Use the same procedure to mount the other drawer runner.
Put wood glue on the tenons and then insert them into the mortises. Make sure you have a good, tight fit.

Mounting Yoke/Driving Wedge

Picture of wedge in pedestal

At this step, Cody is mounting the yoke to the pedestal. First, you make a cut across the end of the peg on the pedestal. Then you cut a small wedge from a piece of wood. Next, mount the crosspiece on the pedestal. Make sure you pay attention to where the legs are on the pedestal because you want the crosspiece positioned so that the pull on the front of the drawer will line up with the center of one of the legs. Coat the wedge with wood glue, then drive it into the split in the peg. The wedge causes the pedestal top to expand and this will result in a good, tight fit.

Next, you are going to make the bi-directional drawer for the Shaker Sewing Table.

Picture of Shaker Table Drawer

The end panels measure
5/8" x 4 3/4" x 7 3/4".
The side panels measure
1/2" x 4 1/2" x 15 1/2".
The drawer bottom measures
1/2" x 7 1/4" x 15 1/4".

Cut out the panels and the drawer bottom for the Shaker Sewing Table. (The drawer bottom can be cut from a lesser quality wood than the table as long as it will blend well when the table is finished.) Make a
1/4" lip on the drawer bottom by cutting a 1/4" x 1/4" rabbet (also called a rebate) around it. Cut a 1/4" x 1/4" groove on the inside of the panels, up 1/4" from the base. The lip on the drawer bottom will fit into the grooves in the panels so that when you assemble the drawer there will be no overhang.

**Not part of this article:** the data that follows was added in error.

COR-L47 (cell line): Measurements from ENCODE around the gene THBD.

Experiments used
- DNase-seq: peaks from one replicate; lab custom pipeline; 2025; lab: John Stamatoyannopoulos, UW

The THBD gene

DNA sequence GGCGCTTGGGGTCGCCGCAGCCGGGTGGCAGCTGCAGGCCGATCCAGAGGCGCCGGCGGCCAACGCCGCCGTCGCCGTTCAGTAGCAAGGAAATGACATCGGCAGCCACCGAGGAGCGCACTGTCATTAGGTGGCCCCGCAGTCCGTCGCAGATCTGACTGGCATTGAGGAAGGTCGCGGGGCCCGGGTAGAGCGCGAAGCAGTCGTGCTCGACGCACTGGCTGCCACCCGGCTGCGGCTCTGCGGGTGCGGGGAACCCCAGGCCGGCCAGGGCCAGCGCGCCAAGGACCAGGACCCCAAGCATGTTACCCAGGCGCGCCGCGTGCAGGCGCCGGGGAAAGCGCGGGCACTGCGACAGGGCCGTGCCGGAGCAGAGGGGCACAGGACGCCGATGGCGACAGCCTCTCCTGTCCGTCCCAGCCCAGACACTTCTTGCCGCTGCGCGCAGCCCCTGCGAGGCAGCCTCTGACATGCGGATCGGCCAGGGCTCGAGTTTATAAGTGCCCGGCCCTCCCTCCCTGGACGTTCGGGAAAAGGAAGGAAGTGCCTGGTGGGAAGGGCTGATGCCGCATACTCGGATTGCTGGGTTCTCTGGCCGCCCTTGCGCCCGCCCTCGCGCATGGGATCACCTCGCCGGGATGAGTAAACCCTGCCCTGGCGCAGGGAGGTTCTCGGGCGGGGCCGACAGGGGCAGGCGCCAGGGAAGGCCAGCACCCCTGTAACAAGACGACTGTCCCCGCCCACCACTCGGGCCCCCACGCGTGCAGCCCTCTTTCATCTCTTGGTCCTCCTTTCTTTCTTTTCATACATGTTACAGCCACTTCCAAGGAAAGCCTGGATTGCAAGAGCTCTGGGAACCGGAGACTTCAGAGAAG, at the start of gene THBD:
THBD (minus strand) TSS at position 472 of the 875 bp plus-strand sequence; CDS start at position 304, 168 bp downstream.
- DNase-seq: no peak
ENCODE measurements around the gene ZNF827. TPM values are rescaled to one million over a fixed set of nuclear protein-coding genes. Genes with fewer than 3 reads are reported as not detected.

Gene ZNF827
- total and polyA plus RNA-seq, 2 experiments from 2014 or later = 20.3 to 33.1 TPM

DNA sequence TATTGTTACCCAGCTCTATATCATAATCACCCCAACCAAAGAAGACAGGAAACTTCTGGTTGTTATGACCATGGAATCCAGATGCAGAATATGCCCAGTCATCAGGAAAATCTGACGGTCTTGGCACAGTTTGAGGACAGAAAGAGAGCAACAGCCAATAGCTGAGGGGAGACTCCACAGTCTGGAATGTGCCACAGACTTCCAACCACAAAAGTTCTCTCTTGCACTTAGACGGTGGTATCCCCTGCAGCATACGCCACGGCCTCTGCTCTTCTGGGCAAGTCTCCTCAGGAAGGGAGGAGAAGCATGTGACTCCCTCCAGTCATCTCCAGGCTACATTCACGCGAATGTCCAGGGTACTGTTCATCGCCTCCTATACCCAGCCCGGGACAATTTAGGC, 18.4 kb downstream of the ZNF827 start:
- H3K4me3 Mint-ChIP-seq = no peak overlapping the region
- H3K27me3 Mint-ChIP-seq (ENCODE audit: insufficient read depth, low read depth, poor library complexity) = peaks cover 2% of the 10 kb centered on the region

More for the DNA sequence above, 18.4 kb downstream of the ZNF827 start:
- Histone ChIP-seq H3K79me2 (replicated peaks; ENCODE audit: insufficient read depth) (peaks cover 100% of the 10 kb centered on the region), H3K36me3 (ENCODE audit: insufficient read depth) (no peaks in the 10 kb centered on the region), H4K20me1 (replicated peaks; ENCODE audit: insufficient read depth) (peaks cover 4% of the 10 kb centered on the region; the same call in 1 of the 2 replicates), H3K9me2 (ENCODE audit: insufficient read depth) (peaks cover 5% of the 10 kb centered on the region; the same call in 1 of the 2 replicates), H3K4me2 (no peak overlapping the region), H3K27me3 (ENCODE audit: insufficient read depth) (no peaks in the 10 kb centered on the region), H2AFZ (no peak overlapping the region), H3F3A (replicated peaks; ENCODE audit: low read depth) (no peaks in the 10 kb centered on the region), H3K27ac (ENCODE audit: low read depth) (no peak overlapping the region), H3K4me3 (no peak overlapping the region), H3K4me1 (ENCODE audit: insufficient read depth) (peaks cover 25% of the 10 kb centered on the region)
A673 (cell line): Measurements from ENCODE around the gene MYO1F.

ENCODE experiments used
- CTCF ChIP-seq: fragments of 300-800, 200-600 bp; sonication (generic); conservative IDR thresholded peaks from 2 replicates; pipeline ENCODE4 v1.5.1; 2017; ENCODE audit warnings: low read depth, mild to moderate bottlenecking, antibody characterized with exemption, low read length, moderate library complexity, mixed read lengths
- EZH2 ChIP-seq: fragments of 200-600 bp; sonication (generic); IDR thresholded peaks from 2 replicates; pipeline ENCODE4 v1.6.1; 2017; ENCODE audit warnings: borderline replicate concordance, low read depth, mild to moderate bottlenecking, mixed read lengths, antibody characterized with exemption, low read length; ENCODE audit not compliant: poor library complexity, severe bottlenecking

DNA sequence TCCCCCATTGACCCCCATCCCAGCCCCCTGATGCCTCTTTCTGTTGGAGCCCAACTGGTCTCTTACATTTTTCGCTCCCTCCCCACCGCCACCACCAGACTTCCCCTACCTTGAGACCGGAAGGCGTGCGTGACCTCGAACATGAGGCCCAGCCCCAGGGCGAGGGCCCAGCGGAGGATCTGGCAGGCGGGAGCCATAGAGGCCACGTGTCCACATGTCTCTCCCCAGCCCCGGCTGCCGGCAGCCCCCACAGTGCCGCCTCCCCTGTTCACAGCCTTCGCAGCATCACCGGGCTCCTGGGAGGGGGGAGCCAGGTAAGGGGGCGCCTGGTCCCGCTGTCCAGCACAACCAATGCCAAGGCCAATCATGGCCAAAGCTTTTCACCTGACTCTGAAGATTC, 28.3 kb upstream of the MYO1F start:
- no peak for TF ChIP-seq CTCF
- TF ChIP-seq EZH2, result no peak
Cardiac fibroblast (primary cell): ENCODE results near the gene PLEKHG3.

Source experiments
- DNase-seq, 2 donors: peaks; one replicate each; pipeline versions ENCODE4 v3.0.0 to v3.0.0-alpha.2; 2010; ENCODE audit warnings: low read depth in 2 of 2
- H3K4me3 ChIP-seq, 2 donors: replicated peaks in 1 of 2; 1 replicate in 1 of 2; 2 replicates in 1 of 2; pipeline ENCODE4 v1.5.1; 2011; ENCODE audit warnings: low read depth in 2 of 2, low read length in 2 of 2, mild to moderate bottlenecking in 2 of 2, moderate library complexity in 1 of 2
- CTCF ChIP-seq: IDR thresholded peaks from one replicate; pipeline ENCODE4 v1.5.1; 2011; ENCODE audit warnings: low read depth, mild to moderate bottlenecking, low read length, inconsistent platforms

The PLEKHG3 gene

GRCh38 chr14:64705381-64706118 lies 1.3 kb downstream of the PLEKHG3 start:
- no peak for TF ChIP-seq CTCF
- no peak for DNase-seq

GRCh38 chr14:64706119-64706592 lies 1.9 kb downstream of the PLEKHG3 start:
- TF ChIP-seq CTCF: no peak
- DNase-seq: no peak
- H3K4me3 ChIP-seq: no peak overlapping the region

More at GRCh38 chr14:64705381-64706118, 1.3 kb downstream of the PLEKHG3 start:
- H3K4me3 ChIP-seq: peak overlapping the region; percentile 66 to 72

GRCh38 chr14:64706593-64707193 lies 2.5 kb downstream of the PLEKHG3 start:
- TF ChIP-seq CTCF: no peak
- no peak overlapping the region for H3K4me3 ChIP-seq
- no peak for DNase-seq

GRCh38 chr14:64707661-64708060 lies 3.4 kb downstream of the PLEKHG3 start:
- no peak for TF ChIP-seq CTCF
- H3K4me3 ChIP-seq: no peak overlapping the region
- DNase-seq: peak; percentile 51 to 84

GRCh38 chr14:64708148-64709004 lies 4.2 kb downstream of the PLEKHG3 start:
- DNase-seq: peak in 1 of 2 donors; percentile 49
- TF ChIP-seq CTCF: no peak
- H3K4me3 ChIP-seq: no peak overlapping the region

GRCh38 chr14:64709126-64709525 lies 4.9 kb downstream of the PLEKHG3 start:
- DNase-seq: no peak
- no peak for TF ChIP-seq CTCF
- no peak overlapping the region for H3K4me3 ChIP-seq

Picture of Drawer Dovetails

Picture of dovetails.

You are going to join the end panels with the side panels using half-blind dovetails. This is the common method used with the Shaker Sewing Table because you do not want end grain to show. You are going to make 3/8" pins on the side panels. You are going to make tails on the end panels that are the exact counterpart of the pins on the side panels. You will leave the remaining 1/4" on the end panels untouched. Also, remember to allow for the 1/4" bottom joint so that your pins and tails do not protrude into this area. When you join the pins and tails, your drawer will be 16" long because of the 1/4" inclusion from each end panel. Your dovetails will be seen from the side, but not from the front.